3. Place a text string literal in your program code that you know isn't in ASCII ... for example I like to use the word '
    サンプル', which is what came out of Google's translation tool when I asked it to translate the word 'sample' to Japanese. Then setup your program to display that text directly in your web page text, without any escaping.

  4. Make sure the HTTP response headers for the webpage with that text have a content-type charset value of UTF-8, and make sure that Perl is encoding its output as actual UTF-8; if you were doing it directly using STDOUT for example such as in a CGI, it could be: binmode *main::STDOUT, ':encoding(UTF-8)'; or such. Make sure your web browser is Unicode savvy.

  5. At this point, if the web page displays correctly with the non-ASCII literal (and moreover, if you "view source" in the browser and the literal also displays literally), then you know your program can work/represent internally with Unicode correctly, and it can output Unicode correctly to the browser. It is very important to get this step working first, in isolation, so that you are in a position to judge or troubleshoot other issues such as receiving Unicode input from a browser or using it with a database.

  6. Next test that you can receive Unicode from the browser in the various ways, whether by query string / HTTP headers or in an HTTP post. E.g. try outputting a value and have the user submit it again, and compare for equality either in the Perl program or by displaying it again next to the original for visual inspection. If any differences come up, then you know any fixes you have to do concern either how you read and interpret the browser request, or perhaps on how you instruct the browser on how to submit a request. Once that's all cleared up, then you know your I/O with the web browser works fine.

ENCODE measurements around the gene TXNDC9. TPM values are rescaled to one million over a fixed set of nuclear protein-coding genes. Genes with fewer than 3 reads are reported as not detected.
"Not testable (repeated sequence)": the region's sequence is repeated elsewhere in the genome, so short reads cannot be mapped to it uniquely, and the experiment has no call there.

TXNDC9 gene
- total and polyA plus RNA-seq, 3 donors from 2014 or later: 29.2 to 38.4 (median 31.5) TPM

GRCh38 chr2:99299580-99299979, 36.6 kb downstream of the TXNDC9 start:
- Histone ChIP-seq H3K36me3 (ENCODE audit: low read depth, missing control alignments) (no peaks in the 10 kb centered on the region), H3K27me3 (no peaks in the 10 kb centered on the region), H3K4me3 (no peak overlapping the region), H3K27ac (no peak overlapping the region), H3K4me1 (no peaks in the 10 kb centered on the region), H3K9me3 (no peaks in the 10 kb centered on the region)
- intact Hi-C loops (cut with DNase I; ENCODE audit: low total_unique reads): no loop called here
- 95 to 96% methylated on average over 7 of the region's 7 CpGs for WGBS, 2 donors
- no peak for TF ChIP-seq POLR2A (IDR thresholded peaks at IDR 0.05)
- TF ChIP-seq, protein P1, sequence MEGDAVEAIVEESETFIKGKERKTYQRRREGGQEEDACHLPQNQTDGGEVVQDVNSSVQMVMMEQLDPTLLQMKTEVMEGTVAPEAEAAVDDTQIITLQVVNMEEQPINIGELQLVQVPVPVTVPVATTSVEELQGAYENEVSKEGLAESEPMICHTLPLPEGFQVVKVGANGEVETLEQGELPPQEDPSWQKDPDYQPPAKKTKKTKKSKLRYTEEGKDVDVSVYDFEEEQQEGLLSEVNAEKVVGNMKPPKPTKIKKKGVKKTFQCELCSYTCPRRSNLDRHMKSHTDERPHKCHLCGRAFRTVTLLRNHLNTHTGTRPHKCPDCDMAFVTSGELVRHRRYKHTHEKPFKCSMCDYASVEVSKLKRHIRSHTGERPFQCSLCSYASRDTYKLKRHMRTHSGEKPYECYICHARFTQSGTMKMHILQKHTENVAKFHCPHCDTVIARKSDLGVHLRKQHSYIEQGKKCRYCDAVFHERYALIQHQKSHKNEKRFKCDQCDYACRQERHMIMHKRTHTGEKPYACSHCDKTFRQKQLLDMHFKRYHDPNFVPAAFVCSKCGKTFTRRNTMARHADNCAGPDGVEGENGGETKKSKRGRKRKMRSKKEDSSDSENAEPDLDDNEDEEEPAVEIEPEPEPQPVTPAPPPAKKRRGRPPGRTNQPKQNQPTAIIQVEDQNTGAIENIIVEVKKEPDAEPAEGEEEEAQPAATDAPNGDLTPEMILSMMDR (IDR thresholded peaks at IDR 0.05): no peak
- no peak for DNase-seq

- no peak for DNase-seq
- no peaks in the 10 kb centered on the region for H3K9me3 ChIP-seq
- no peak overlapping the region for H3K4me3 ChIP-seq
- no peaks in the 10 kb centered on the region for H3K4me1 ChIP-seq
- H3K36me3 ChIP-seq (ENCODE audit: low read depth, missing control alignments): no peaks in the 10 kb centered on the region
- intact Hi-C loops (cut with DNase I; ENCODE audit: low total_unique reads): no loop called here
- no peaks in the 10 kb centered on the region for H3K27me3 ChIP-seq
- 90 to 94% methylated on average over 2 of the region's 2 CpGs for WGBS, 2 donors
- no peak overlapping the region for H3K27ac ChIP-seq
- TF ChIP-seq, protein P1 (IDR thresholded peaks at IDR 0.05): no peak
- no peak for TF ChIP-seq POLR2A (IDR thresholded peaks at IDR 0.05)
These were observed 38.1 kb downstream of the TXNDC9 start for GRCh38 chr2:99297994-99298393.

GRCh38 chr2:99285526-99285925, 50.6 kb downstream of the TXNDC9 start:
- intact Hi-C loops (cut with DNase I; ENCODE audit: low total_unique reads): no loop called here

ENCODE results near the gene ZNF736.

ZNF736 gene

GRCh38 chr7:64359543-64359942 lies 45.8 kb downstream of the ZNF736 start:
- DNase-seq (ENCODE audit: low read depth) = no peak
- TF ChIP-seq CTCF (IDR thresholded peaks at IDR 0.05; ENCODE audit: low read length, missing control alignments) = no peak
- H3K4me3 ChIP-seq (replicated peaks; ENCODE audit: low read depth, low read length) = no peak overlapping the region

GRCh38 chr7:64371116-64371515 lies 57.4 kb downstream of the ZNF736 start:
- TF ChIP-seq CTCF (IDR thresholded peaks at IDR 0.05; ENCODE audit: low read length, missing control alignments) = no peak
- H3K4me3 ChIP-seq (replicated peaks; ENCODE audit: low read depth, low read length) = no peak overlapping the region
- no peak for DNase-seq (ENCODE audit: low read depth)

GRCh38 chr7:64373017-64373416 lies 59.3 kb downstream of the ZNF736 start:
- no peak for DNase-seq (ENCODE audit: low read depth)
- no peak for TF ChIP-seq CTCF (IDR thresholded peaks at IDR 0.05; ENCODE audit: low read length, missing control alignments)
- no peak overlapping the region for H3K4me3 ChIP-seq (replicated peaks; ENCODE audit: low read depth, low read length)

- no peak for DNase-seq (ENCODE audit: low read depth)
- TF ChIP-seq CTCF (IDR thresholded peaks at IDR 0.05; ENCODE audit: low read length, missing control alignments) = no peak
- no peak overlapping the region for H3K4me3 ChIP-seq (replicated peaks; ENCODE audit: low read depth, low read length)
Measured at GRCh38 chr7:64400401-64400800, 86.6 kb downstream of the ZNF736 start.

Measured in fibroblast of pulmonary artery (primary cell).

7. To test a database, I suggest first using a known-good and Unicode savvy alternate input method for putting some Unicode text in the database, such as using an admin/utility tool that came with the DBMS. Also make sure that the database is itself using UTF-8 character strings in its schema, eg that the schema is declared this way.

  8. With a database known to contain some valid Unicode etc text, you first test simply selecting that text from the database and displaying it. If anything doesn't match, it means you probably have to configure your DBMS client connection encoding so it is UTF-8 (often done with a few certain SQL commands), and then separately ensure that Perl is decoding the UTF-8 data into Perl text strings properly. Its important to make sure you can retrieve Unicode from the database properly so that you have a context for judging that you can insert such text in the database.

  9. Next try to insert some Unicode text in the database using your program, then select it back to check that it worked. If it didn't, then check DBMS client connection settings, or that Perl is encoding text as UTF-8 properly.

  10. Actually, when you have a known-good external tool to help you, you can alternately start the DBMS tests with step 9, where your program inserts text, then you use the known-good tool to ensure it actually was recorded properly.

That's it in a nutshell. Adjust as appropriate to account for any abstraction tools or frameworks you are using which means your tests may also involve testing those tools or configuring them.